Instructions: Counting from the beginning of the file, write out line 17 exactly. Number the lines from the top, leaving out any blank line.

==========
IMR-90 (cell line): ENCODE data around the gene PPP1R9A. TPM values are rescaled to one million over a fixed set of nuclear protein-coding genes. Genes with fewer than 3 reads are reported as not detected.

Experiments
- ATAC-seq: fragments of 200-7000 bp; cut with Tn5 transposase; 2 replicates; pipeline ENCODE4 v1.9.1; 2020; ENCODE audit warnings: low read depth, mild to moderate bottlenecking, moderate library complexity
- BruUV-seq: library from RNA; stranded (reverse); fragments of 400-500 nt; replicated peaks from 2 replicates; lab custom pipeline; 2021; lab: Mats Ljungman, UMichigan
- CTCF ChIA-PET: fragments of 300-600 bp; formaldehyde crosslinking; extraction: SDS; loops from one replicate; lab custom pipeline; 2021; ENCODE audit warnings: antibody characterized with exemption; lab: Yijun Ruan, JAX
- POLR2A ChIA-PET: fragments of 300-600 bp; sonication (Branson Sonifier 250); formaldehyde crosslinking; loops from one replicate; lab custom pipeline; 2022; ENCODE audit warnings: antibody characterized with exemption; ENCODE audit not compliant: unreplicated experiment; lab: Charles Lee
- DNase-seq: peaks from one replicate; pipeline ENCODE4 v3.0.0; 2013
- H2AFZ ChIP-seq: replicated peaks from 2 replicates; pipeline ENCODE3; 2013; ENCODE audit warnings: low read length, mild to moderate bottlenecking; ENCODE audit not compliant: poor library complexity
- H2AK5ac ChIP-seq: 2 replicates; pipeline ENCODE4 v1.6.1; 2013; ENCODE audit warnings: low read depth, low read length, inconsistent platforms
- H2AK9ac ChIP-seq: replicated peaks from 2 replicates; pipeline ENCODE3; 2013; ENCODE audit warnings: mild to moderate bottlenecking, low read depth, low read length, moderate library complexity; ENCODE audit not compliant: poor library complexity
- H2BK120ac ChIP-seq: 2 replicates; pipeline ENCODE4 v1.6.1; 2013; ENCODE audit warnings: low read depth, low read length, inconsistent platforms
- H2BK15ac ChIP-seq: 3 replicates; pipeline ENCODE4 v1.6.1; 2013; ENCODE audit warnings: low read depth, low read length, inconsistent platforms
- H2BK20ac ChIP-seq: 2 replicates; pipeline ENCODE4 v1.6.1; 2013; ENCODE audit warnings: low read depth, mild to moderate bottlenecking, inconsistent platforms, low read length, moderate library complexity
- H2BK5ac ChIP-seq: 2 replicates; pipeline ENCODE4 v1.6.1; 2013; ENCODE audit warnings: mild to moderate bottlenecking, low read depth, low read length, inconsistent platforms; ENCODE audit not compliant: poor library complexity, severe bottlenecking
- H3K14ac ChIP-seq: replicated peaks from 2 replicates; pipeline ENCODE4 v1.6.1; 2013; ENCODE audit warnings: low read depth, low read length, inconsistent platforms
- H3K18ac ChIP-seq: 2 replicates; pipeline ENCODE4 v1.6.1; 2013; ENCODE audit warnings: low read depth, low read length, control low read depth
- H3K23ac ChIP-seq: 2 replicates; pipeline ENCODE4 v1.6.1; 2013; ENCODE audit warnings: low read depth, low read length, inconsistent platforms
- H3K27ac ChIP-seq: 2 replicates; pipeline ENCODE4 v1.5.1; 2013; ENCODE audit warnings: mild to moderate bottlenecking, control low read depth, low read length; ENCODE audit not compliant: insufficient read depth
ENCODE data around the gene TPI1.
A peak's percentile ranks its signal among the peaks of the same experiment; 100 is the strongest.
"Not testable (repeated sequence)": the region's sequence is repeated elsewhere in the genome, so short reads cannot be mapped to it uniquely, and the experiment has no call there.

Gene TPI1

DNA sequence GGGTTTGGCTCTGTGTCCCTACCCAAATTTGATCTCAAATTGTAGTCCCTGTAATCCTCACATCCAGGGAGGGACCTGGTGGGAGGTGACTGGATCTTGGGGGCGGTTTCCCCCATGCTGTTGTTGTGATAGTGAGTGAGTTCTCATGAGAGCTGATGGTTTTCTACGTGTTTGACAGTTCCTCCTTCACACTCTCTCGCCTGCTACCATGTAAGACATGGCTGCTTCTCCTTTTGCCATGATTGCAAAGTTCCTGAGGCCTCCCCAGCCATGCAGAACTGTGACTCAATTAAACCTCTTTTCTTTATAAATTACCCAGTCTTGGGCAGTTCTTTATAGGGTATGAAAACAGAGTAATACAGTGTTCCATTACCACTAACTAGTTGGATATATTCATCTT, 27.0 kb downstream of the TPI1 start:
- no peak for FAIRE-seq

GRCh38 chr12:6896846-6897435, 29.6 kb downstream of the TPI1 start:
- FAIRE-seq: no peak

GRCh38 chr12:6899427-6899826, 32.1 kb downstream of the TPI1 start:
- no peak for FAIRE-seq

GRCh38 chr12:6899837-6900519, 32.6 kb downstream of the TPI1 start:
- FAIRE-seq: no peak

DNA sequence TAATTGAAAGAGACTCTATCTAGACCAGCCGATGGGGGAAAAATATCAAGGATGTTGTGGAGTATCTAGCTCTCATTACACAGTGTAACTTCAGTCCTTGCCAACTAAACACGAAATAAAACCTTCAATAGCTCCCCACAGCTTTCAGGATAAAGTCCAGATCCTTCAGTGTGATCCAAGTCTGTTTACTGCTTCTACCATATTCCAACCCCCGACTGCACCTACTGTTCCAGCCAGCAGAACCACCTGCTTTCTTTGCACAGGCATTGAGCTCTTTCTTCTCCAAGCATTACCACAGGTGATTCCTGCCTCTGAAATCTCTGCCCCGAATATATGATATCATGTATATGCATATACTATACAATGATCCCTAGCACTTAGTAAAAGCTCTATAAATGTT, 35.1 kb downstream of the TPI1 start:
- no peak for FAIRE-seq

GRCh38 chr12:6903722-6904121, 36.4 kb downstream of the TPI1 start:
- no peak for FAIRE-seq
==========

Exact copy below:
- H3K23ac ChIP-seq: 2 replicates; pipeline ENCODE4 v1.6.1; 2013; ENCODE audit warnings: low read depth, low read length, inconsistent platforms